Optimizing the Metal-Induced Growth of microcrystalline silicon for solar cells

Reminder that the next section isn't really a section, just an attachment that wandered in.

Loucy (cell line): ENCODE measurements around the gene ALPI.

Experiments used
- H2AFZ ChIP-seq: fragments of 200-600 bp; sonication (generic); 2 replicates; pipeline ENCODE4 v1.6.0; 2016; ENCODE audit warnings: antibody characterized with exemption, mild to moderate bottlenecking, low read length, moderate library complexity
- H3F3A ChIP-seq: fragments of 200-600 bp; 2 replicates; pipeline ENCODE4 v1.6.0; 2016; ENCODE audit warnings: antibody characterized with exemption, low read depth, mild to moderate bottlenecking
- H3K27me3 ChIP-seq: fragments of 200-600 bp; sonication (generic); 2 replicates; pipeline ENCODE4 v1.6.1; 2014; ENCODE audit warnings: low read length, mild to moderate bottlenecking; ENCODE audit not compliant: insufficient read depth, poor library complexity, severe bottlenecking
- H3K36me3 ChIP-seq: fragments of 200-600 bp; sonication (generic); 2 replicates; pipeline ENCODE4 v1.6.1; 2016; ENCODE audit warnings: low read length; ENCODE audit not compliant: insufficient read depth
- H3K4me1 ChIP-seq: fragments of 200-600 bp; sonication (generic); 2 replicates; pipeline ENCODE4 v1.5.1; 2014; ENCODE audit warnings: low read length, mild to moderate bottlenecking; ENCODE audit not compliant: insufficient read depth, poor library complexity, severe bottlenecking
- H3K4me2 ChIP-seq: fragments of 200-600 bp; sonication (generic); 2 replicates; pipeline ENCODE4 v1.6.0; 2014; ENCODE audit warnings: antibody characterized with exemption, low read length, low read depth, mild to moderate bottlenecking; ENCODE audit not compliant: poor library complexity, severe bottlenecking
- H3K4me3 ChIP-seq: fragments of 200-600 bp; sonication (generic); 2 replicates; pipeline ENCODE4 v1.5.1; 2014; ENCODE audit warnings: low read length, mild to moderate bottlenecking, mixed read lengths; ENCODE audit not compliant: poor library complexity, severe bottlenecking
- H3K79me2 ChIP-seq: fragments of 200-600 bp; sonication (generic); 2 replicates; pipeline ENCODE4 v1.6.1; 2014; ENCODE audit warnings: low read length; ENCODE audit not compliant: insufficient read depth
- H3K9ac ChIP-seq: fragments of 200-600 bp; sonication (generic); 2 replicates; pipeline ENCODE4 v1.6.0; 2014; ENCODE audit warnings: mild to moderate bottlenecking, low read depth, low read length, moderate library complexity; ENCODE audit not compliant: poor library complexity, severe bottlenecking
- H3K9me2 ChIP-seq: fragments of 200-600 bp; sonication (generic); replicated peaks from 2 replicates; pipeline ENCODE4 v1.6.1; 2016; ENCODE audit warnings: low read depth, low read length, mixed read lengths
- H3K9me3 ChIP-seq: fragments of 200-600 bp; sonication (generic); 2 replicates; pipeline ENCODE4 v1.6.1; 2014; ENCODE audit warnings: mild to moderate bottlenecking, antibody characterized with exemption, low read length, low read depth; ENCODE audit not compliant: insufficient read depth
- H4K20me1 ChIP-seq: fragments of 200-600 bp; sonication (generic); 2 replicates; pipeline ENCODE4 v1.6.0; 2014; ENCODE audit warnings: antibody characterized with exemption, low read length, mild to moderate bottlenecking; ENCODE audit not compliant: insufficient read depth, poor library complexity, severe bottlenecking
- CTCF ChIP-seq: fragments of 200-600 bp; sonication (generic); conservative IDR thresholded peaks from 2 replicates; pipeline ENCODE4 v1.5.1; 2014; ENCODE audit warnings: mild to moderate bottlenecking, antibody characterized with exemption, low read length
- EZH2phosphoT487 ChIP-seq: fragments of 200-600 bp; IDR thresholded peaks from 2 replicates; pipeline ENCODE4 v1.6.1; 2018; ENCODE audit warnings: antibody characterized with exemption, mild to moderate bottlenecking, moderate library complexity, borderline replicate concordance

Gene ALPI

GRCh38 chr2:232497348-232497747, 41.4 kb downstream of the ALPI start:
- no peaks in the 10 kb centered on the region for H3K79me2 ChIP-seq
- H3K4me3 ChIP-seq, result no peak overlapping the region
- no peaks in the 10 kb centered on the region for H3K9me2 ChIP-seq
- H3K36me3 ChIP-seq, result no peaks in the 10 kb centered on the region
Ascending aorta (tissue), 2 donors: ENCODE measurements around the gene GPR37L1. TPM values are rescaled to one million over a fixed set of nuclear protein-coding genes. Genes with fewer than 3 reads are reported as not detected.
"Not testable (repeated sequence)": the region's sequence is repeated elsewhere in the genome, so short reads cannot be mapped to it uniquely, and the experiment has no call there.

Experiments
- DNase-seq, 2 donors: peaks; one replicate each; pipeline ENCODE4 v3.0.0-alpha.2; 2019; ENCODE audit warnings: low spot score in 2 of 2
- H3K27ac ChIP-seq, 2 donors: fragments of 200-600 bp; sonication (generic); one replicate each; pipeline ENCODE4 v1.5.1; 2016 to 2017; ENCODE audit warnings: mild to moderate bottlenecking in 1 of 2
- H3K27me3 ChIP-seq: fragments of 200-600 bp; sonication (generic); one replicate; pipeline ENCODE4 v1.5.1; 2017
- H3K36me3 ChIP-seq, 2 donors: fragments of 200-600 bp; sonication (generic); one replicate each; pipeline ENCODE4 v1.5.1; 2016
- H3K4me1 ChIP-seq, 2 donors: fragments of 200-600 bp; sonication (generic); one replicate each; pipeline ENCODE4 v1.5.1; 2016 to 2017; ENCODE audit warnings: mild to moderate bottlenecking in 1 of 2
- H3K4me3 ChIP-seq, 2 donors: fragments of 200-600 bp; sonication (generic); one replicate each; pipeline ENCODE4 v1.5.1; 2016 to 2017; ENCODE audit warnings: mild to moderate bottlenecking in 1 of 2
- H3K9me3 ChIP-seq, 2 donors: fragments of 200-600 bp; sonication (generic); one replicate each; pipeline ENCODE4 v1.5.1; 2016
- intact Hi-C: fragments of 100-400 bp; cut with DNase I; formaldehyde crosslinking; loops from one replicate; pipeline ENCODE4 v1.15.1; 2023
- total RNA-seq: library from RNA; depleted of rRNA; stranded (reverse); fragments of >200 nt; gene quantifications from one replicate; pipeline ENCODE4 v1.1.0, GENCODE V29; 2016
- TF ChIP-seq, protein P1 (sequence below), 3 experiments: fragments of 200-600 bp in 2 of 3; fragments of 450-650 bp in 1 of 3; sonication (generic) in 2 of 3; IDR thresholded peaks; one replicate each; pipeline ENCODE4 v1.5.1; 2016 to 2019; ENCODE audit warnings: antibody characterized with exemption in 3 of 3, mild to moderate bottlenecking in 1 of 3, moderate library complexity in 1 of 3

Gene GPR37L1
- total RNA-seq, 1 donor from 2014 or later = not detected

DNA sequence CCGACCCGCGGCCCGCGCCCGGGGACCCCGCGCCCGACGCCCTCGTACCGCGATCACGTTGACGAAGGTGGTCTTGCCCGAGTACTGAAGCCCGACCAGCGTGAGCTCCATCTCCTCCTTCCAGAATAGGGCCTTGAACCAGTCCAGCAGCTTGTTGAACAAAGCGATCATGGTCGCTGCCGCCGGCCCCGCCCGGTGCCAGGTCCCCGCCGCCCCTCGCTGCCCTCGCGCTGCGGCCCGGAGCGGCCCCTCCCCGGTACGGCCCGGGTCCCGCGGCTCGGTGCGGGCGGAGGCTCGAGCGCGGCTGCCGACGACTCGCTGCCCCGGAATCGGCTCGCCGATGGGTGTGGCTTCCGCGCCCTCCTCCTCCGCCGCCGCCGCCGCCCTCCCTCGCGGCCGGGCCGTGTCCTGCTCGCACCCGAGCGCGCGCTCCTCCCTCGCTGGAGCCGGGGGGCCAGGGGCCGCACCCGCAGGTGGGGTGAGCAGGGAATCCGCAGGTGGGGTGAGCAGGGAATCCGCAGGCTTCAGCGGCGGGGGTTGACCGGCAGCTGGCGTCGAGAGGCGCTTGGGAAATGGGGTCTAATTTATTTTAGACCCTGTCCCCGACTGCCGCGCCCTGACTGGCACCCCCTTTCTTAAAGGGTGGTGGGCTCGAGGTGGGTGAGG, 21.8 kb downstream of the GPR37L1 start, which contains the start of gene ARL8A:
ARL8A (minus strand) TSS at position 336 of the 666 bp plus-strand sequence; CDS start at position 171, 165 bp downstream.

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In this work, optimized conditions for Metal-Induced Growth have been developed to grow thin film microcrystalline silicon (μc-Si) for fabrication of solar cells. Lattice constant mismatch between the Si and the NiSi 2 is 0.4 %, and the lattice constant mismatch between the Si and the CoSi 2 is 1.3%. This fact was used to grow the microcrystalline Si on a foreign substrate. Ni of thickness 23 nm was thermally evaporated on the substrate. On top of it, 45 nm of Co was evaporated. Co was used to ensure that Ni does not diffuse into the μc-Si. The metal layer also served as the back contact for the solar cell. The substrate was taken to the magnetron dc sputtering chamber and at the low chamber pressure of 1 mT, a n-type Si target was used for depositing Si on the substrate. The dc power was 50 W for 45 minutes. During this period NiSi 2 and CoSi 2 layers were formed. The temperature of the substrate holder was maintained at 625 °C so that the Ni, Co and Si can react to form the silicide layer. Higher substrate temperature resulted in reduced grain sizes. Once all the deposited metal was consumed then the μc-Si grew on the silicide layer. The film thickness of about 4.5-6.5 μm was obtained after 3 to 5 hours of deposition at the DC power of 150 W to 200 W. It was found that film thickness of about 4.5 Dm is sufficient to produce device quality Dc-Si of purity more than 99 %. The Si film was annealed at 700 °C and then cleaned with BHF to remove the oxide layer. The annealing at 800 °C reduced the open circuit voltage (V oc ) and therefore 700 °C was optimized as the annealing temperature. The new oxide layer was grown in a muffle furnace at the temperature of 600 °C. The Schottky photovoltaic diodes were created on the Si surface. The best solar cells characterized by fabrication of Schottky diodes show the V oc of 0.24 V, short circuit current density of 5 mA/cm 2 , fill factor of 0.51 and ideality factor of 1.8.